Baked Bread


This is my original recipe, developed after researching other existing recipes and the description of the bread ingredients given in the Bible’s book of Ezekiel.

I make this in a bread machine (cycle includes 18 minutes mix/knead, 20 minute rest, 18 minutes mix/knead). After the second mix/knead cycle, I put the dough in a regular bread pan and bake it in the oven.

An important part of this recipe – to get the rise and light bread texture you desire – is to warm recipe liquid as instructed and to keep the dough warm throughout the mixing and final rise processes.


1 ¼ cups water (I use hot tap water but you can warm on the stovetop, too)

¼ cup honey or maple syrup

1 ½ teaspoons instant yeast

In cold weather, I heat the measuring cup with some hot water before I use it so it doesn’t affect the temperature range I want.

Measure the water and syrup into a measuring cup. Using a digital thermometer, check the temperature range. If it’s below 105, you can warm ¼ cup of the liquid on the stovetop to reach the correct temperature range. Once it’s the correct temperature, stir in the yeast, dissolving as much of the yeast as possible. Set aside.

2 ¼ cups white wheat flour (red wheat flour produces a coarser bread)

¾ cup spelt flour

¼ cup barley flour

¼ cup millet flour

¼ cup lentil flour

¼ cup bean flour (I used black bean but any bean flour would work)

1 ½ teaspoons salt

1 Tablespoon wheat gluten (optional but not necessary

Sift all dry ingredients well.


Pour yeast mixture into bread machine (if temperatures are really cold, you can heat the bread machine canister with hot water before you use it). Add dry ingredients.

2 Tablespoons olive oil or vegetable oil

Pour the oil on top of the dry ingredients. Start the machine.

My bread machine has two dough kneading cycles. I allow it to complete both cycles, then take the dough and place it in a bread pan sprayed with a non-stick product. I cover it with a tea towel to help keep it from drying out while it raises.

I place my bread dough in the oven for the final rise. Before you place the dough in the oven, you can preheat the oven to around 100 degrees, which aids the rising process. Within 30 to 45 minutes the dough should raise satisfactorily. Remove it from the oven; heat the oven to 350 degrees. Bake the dough for 30 to 45 minutes or until the crust is well browned. Remove from the oven and immediately take the bread out of the pan and cool on a rack for a couple of hours.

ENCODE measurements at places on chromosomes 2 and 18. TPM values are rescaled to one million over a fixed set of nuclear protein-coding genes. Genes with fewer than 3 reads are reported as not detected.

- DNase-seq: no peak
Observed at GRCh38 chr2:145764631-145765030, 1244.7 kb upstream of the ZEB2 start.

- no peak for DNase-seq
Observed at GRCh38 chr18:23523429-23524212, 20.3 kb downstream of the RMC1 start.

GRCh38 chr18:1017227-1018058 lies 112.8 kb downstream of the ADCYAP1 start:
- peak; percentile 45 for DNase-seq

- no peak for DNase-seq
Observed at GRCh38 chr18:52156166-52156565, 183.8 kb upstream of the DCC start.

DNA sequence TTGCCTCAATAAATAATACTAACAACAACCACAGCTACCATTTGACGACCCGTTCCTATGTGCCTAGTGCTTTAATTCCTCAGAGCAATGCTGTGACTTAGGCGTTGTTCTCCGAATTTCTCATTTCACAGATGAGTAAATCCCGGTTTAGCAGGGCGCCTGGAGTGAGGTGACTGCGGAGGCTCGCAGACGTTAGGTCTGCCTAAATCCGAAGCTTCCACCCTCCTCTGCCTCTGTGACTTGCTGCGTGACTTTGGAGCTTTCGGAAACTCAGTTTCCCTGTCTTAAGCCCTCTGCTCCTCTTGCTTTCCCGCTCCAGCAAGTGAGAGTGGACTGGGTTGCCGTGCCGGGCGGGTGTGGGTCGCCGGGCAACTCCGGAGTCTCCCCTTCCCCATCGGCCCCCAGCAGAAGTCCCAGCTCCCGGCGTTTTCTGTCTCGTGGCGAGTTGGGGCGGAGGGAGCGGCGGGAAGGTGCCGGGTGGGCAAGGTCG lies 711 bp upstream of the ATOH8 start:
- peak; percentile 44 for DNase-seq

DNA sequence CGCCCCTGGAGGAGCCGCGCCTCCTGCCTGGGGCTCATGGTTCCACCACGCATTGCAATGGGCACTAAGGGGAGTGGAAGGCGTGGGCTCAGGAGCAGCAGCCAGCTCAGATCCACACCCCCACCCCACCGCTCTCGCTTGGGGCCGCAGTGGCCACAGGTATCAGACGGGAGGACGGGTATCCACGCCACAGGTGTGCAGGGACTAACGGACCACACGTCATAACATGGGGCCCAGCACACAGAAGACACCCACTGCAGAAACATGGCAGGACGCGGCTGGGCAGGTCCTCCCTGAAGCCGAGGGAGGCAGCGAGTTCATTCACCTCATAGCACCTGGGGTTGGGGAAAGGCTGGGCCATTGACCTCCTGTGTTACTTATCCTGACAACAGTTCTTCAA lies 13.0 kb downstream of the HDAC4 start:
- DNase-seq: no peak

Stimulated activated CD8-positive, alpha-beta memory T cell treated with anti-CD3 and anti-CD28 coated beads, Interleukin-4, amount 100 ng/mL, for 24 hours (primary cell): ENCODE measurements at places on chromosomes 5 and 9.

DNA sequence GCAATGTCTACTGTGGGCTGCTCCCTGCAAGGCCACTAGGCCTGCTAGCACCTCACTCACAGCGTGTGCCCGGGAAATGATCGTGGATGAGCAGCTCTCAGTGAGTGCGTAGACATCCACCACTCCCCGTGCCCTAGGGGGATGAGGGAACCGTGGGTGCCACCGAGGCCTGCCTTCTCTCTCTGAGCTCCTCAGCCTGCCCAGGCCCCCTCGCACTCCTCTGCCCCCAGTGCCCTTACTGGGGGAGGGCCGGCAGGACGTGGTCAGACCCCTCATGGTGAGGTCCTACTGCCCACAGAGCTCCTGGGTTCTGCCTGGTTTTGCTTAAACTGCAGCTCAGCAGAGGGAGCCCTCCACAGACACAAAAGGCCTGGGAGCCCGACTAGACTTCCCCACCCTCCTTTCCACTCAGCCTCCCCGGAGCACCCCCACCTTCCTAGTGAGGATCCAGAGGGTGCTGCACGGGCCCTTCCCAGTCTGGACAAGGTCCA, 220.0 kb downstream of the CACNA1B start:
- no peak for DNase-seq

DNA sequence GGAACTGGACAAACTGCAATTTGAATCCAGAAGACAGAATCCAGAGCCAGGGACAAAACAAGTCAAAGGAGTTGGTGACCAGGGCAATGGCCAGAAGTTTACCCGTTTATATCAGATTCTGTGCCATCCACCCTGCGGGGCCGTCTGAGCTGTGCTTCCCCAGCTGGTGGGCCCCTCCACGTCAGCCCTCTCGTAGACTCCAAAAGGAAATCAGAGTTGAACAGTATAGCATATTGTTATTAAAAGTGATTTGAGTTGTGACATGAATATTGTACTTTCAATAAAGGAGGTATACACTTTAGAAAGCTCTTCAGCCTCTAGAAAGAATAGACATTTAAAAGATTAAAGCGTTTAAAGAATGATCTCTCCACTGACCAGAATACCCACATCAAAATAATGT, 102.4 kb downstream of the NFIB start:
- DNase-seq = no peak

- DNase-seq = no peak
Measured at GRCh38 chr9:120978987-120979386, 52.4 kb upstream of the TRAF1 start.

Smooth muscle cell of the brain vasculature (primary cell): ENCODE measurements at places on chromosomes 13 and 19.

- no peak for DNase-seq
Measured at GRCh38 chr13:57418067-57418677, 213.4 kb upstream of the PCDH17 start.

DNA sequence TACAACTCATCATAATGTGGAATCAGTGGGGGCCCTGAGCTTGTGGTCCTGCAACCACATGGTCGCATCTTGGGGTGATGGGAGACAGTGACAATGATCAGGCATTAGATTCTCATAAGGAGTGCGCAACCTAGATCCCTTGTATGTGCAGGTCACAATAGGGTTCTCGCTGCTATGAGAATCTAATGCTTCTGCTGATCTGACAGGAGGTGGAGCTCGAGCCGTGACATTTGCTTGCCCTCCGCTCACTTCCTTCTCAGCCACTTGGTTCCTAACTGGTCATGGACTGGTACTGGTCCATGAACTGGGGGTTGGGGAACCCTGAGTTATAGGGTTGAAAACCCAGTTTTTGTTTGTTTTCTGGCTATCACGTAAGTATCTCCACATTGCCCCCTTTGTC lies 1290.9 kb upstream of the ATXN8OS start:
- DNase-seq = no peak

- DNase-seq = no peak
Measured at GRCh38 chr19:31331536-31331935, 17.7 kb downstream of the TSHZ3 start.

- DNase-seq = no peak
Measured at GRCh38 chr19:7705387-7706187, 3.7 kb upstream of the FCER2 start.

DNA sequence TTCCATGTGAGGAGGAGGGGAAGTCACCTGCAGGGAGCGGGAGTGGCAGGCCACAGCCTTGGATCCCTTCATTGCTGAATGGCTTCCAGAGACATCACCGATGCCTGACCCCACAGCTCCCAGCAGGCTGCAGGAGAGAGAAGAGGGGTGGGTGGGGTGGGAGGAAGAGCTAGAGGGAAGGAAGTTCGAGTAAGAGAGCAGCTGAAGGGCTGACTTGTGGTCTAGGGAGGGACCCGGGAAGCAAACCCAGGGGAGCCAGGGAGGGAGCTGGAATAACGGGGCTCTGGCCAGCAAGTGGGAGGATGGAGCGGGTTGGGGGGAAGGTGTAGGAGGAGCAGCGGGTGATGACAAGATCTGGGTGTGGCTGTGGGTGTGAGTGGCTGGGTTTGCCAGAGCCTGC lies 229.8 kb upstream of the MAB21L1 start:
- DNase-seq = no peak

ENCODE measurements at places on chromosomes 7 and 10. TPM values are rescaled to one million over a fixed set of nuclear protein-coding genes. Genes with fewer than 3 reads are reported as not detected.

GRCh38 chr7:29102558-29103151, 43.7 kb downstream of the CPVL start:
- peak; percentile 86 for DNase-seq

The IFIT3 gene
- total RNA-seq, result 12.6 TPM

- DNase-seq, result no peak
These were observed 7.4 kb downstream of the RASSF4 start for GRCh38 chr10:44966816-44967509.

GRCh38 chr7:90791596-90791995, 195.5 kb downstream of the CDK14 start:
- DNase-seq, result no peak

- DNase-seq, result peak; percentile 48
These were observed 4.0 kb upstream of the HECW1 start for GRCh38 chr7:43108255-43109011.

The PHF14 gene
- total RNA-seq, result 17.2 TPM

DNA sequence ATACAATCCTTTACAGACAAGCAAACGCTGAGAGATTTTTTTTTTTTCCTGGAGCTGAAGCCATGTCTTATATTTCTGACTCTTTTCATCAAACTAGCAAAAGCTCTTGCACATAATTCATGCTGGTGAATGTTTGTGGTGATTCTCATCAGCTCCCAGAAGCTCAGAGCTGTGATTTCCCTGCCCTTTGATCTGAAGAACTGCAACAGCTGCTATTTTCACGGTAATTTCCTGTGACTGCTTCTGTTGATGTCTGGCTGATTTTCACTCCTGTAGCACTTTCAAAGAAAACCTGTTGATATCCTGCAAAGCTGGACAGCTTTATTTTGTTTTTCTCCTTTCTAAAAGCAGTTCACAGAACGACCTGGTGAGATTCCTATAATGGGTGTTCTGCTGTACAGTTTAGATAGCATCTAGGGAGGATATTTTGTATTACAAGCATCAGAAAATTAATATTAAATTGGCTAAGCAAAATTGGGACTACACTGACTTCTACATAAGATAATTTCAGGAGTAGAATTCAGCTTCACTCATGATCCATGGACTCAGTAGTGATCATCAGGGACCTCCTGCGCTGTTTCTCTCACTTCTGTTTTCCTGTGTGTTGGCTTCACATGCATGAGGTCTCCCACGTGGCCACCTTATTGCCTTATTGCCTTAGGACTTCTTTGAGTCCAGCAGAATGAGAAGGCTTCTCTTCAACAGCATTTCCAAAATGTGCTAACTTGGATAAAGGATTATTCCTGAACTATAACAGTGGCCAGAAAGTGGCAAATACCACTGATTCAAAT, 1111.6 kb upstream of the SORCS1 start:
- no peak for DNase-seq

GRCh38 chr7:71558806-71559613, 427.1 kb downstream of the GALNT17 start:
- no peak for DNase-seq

4 replies
  1. Gail says:

    Hi! I made a batch of Ezekiel bread a couple of days ago using a different recipe. It called for a minimum of 12 cups of flour and about the same amount of water as your recipe. It was so dry I couldn’t get it mixed so I added 2 cups of my sour dough starter and it was still horribly dry. I went ahead and put it in my pans but never got any kind of raise to it. I am glad to find your recipe. I will be making it tomorrow. I sprout all of my flours for a better benefit and all of my time ther breads come out great using these flours. The other recipe had to have something wrong with it. Does your raise and look like the picture? Thanks for the recipe!

    • Loretta says:

      I’m so glad to hear you plan to use this recipe. I, like you, could not find an acceptable Ezekiel bread recipe so I experimented until I found this balance of ingredients. And yes, the picture is this loaf of bread. just be sure to follow the instructions regarding warming your ingredients. That makes all the difference to the end result. I think you will LOVE this bread!

  2. Mary says:

    I am hoping to try your recipe tomorrow.
    2 questions.
    -what temperature is your water when it mixes?
    -where does a person get wheat gluten?

    • Loretta says:

      The water temperature is between 105 and 110 degrees Fahrenheit – I use a digital thermometer to test it. You will find wheat gluten in the grocery store – it may be in a specialty product section, but often right with the flour products. I have found that I don’t always need the extra gluten, so if you can’t find it, it’s not necessarily required. Good luck w/the recipe!


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